A retrospective analysis of survival and prognostic factors after stereotactic radiosurgery for aggressive meningiomas

Radiation Oncology (Impact Factor: 2.55). 01/2014; 9(1):38. DOI: 10.1186/1748-717X-9-38
Source: PubMed


While most meningiomas are benign, aggressive meningiomas are associated with high levels of recurrence and mortality. A single institution's Gamma Knife radiosurgical experience with atypical and malignant meningiomas is presented, stratified by the most recent WHO classification.
Thirty-one patients with atypical and 4 patients with malignant meningiomas treated with Gamma Knife radiosurgery between July 2000 and July 2011 were retrospectively reviewed. All patients underwent prior surgical resection. Overall survival was the primary endpoint and rate of disease recurrence in the brain was a secondary endpoint. Patients who had previous radiotherapy or prior surgical resection were included. Kaplan-Meier and Cox proportional hazards models were used to estimate survival and identify factors predictive of recurrence and survival.
Post-Gamma Knife recurrence was identified in 11 patients (31.4%) with a median overall survival of 36 months and progression-free survival of 25.8 months. Nine patients (25.7%) had died. Three-year overall survival (OS) and progression-free survival (PFS) rates were 78.0% and 65.0%, respectively. WHO grade II 3-year OS and PFS were 83.4% and 70.1%, while WHO grade III 3-year OS and PFS were 33.3% and 0%. Recurrence rate was significantly higher in patients with a prior history of benign meningioma, nuclear atypia, high mitotic rate, spontaneous necrosis, and WHO grade III diagnosis on univariate analysis; only WHO grade III diagnosis was significant on multivariate analysis. Overall survival was adversely affected in patients with WHO grade III diagnosis, prior history of benign meningioma, prior fractionated radiotherapy, larger tumor volume, and higher isocenter number on univariate analysis; WHO grade III diagnosis and larger treated tumor volume were significant on multivariate analysis.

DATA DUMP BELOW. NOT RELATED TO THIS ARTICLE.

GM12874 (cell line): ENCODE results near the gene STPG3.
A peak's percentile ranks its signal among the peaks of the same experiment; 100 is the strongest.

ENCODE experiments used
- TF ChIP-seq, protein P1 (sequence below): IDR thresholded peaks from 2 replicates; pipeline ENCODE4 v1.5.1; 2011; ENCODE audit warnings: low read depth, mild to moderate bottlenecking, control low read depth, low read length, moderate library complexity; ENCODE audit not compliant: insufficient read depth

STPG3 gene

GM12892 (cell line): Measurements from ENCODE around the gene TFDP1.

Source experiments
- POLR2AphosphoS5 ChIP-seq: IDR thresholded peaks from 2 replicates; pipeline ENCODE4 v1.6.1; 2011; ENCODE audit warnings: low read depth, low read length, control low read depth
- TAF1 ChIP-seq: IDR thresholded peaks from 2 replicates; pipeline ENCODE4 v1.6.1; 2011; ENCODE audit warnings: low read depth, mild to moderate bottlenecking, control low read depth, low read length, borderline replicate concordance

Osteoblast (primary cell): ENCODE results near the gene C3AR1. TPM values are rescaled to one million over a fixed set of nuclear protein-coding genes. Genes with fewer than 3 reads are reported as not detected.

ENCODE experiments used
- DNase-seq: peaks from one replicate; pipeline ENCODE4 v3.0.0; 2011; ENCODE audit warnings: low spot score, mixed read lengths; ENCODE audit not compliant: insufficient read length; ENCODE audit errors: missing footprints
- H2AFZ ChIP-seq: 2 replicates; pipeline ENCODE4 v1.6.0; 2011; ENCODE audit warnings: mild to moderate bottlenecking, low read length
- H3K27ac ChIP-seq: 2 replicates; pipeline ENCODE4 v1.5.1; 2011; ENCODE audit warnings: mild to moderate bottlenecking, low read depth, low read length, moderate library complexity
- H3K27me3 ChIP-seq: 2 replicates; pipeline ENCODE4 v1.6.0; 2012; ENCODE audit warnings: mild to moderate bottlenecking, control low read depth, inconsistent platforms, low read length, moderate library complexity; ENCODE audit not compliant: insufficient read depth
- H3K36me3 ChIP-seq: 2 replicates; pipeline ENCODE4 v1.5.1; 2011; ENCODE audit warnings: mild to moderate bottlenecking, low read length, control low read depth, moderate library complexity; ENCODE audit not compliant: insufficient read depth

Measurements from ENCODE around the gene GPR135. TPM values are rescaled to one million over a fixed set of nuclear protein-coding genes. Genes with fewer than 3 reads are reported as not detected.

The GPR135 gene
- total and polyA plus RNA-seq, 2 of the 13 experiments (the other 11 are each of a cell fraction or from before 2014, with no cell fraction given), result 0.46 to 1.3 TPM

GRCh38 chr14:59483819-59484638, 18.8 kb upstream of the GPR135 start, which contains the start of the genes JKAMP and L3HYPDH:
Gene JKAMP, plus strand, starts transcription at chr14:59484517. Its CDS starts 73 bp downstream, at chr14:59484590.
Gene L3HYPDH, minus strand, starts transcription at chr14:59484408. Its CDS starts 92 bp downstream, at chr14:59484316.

Atypical and anaplastic meningiomas remain difficult tumors to treat. WHO grade III diagnosis and treated tumor volume were significantly predictive of recurrence and survival on multivariate analysis in aggressive meningioma patients treated with radiosurgery. Larger tumor size predicts poor survival, while nuclear atypia, necrosis, and increased mitotic rate are risk factors for recurrence. Clinical and pathologic predictors may help identify patients that are at higher risk for recurrence.

Download full-text


Available from: Joseph Simpson, Apr 06, 2015
  • [Show abstract] [Hide abstract]
    ABSTRACT: Atypical meningiomas (AM) frequently recur following gross total resection (GTR). We conducted a meta-analysis to evaluate the benefit of adjuvant therapy after GTR of AMs. A PubMed/MEDLINE search identified studies detailing AMs treated by GTR alone or GTR and adjuvant RT, published between 1984-2012. Original data from 14 retrospective studies were combined and analyzed. Odds ratio (OR) and chi-square testing were used when appropriate. Selected data sets were used to generate each variable, where available. 757 patients (M to F ratio 9:10) with AMs were included, 72.52%(n=549) of atypical meningiomas were treated by GTR alone and 27.47%(n=208) underwent adjuvant RT after GTR to a median dose of 54 Gy. The crude recurrence rate was twice as high without adjuvant RT(33.7% vs. 15%, P = 0.005). The 1-year local control (LC) rate was 90% for GTR and 97% for GTR + RT(OR=3.36, P=0.11). The median 5-year LC rate was 62% for GTR and 73% for GTR + RT respectively, (OR=1.71, P=0.06). The 5-yr overall survival for each group was 90% (OR=0.97, P=0.95). 85% of recurrences that were salvaged, 33% by RT and 67% required surgery. Radiation-related toxicity was <10%, at a median follow-up of 42 months. Postoperative RT for AMs may decrease risk for disease relapse and improve local control, although most tumors are salvageable with surgery or radiation. While the data suggests little or no impact of postoperative RT on survival, further investigation regarding the long term efficacy and toxicity of radiation is warranted. Copyright © 2014 Elsevier Inc. All rights reserved.